Tag Archives: VMware

During datastore creation in vSphere using the Nimble vCenter plugin, I get the following error:

A general system error occurred: esxi1: CHAP setting not compatible. hba=vmhba33

In vSphere Client I went to my ESXi host then Configuration, Storage Adapters, iSCSI Software Adapter.  Taking a look at vmhba33 Properties then CHAP… I see that there was a CHAP setting in there for an old Drobo system I had connected at one point.

Changing the option to Do not use CHAP resolved my issue.  I’m not using CHAP on my lab setup.

Here’s an ESXi console script to loop through each Nimble eui.* adapter and set IOPS=0 and BYTES=0 (per Nimble recommendations).

for x in `esxcli storage nmp device list | awk '/Nimble iSCSI Disk/{print $7}' | sed -e 's/(//' -e 's/)//'`; do
echo $x 
esxcli storage nmp psp roundrobin deviceconfig set -d $x -t bytes -B 0;
esxcli storage nmp psp roundrobin deviceconfig set -d $x -t iops -I 0 ;
esxcli storage nmp psp roundrobin deviceconfig get -d $x;
done

Note: If you change the order above and set bytes after iops, then the policy will be based on bytes and not IOPS.

To reset defaults, use the following script on the ESXi host console:

for x in `esxcli storage nmp device list | awk '/Nimble iSCSI Disk/{print $7}' | sed -e 's/(//' -e 's/)//'`; do
echo $x 
esxcli storage nmp psp roundrobin deviceconfig set -d $x -t bytes -B 10485760;
esxcli storage nmp psp roundrobin deviceconfig set -d $x -t iops -I 1000 ;
esxcli storage nmp psp roundrobin deviceconfig set -d $x -t default;
esxcli storage nmp psp roundrobin deviceconfig get -d $x;
done

To make sure this survives a reboot, you can set a policy:

esxcli storage nmp satp rule add --psp=VMW_PSP_RR --satp=VMW_SATP_ALUA --vendor=Nimble --psp-option="policy=iops;iops=0"

Note that if you previously configured a user-defined SATP rule for Nimble volumes to simply use the Round Robin PSP (per the Nimble VMware best practices guide), you will first need to remove that simpler rule, before you can add the above rule, or else you will get an error message that a duplicate user-defined rule exists. The command to remove the simpler rule is: –Bill

esxcli storage nmp satp rule remove --psp=VMW_PSP_RR --satp=VMW_SATP_ALUA --vendor=Nimble

In order to work around the issue processor power management has to be disabled in system UEFI and vSphere Client.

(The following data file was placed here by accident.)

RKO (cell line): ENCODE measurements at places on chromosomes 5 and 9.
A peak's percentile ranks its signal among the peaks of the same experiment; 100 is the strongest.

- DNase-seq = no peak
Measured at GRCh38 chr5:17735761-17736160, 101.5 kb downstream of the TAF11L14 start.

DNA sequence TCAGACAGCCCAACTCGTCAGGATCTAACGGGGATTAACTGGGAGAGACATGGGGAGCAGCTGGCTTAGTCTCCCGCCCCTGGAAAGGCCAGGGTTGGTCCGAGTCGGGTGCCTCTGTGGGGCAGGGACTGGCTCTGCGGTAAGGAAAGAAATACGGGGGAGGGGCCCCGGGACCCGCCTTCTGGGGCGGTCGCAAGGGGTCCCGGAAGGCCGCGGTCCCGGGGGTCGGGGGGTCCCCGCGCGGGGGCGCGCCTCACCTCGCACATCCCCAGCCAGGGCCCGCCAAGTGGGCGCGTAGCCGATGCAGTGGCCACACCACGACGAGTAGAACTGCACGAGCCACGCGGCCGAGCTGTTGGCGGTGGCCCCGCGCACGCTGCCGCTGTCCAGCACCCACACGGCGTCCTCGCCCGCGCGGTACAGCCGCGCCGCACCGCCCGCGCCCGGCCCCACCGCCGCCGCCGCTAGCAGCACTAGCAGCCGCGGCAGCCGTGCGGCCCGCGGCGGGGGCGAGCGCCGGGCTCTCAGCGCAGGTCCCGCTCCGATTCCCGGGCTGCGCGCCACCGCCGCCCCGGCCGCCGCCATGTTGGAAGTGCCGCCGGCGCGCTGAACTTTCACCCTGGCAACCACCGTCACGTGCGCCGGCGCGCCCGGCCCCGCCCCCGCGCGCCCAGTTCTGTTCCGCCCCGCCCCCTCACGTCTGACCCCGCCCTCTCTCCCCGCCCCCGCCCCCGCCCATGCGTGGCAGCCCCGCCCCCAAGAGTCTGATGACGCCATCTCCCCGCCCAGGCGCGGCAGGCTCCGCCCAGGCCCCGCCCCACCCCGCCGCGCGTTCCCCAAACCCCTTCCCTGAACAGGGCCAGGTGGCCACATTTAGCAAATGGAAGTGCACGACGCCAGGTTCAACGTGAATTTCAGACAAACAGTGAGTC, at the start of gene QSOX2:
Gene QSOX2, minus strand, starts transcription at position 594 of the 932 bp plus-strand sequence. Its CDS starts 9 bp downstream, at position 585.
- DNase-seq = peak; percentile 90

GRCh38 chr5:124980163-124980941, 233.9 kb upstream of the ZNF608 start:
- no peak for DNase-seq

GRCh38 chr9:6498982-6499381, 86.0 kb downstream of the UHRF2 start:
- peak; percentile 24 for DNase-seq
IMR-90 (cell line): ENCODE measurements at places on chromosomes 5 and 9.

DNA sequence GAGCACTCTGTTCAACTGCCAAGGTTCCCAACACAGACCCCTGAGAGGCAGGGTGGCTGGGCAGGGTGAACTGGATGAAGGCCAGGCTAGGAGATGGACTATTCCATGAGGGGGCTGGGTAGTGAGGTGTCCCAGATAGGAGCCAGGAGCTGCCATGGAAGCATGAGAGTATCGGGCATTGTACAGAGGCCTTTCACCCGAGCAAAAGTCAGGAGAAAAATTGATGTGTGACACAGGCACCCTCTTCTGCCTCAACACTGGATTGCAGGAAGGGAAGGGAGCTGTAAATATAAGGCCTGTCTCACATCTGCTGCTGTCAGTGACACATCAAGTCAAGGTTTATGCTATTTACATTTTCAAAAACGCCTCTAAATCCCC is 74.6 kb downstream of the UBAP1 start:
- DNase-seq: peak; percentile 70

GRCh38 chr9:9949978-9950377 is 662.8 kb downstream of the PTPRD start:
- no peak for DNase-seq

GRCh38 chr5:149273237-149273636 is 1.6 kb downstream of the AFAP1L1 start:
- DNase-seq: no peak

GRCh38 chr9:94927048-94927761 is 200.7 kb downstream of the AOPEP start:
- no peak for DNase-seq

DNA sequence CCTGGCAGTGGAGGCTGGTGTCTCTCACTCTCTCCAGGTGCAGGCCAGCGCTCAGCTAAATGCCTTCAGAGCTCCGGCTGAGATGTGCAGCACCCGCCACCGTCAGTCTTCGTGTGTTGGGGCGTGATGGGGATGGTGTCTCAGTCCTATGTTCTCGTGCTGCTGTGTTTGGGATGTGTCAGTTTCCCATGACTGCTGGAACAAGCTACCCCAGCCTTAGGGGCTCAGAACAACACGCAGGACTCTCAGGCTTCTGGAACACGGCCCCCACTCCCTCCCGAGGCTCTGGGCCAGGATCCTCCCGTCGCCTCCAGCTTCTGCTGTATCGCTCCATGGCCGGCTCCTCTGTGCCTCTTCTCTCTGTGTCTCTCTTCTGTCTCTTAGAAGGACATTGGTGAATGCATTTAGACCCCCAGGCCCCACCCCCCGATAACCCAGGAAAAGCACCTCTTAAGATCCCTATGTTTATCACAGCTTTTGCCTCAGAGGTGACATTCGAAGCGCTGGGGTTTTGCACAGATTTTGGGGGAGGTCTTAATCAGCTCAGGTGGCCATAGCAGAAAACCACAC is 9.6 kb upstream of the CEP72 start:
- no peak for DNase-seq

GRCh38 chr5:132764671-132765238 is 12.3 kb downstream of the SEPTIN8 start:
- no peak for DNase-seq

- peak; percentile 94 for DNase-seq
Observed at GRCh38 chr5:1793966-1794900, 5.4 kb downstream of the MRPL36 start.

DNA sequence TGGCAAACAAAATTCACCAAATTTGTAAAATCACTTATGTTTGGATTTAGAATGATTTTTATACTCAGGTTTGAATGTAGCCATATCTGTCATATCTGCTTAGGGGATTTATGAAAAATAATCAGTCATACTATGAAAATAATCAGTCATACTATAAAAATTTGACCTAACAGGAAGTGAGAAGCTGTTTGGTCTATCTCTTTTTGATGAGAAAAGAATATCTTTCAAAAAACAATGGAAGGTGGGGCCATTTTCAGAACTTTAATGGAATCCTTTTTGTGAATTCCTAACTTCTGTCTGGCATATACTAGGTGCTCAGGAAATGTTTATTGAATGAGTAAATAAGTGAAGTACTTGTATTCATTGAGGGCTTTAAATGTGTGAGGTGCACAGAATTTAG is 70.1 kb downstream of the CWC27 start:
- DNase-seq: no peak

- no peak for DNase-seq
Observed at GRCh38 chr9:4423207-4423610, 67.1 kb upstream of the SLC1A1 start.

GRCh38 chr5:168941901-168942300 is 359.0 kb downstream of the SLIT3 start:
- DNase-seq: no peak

To change power policies using server UEFI settings:

  1. Turn on the server.
    Note: If necessary, connect a keyboard, monitor, and mouse to the console breakout cable and connect the console breakout cable to the compute node.
  2. When the prompt ‘Press <F1> Setup’ is displayed, press F1 and enter UEFI setup. Follow the instructions on the screen.
  3. Select System Settings –> Operating Modes and set it to ‘Custom Mode’ as shown in ‘Custom Mode’ figure, then set UEFI settings as follows:
    Choose Operating Mode <Custom>
    Memory Speed <Max Performance>
    Memory Power Management <Disabled>
    Proc Performance States <Disabled>
    C1 Enhanced Mode <Disabled>
    QPI Link Frequency <Max Performance>
    QPI Link Disable <Enable All Links>
    Turbo Mode <Enable>
    CPU C-States <Disable>
    Power/Performance Bias <Platform Controlled>
    Platform Controlled Type <Maximum Performance>
    Uncore Frequency Scaling <Disable>

  4. Press Escape key 3 times, and Save Settings.
  5. Exit Setup and restart the server so that UEFI changes take effect.

Next, change power policies using the vSphere Client:

  1. Select the host from the inventory and click the Manage tab and then the Settings tab as shown in ‘Power Management view from the vSphere Web Client’ figure.
  2. In the left pane under Hardware, select Power Management.
  3. Click Edit on the right side of the screen.
  4. The Edit Power Policy Settings dialog box appears as shown in ‘Power policy settings’ figure.
  5. Choose ‘High performance’ and confirm selection by pressing ‘OK’ radio button.

I’ve spent some time exploring and studying the use and configuration of VMware Flash Read Cache (vFRC) and its benefits.  These are my notes.

Useful Resources

On a guest virtual machine, vFRC is configured in Disk configuration area.  The virtual machine needs to be on version 10 hardware.  vSphere needs to be minimum version 5.5.

Benchmarks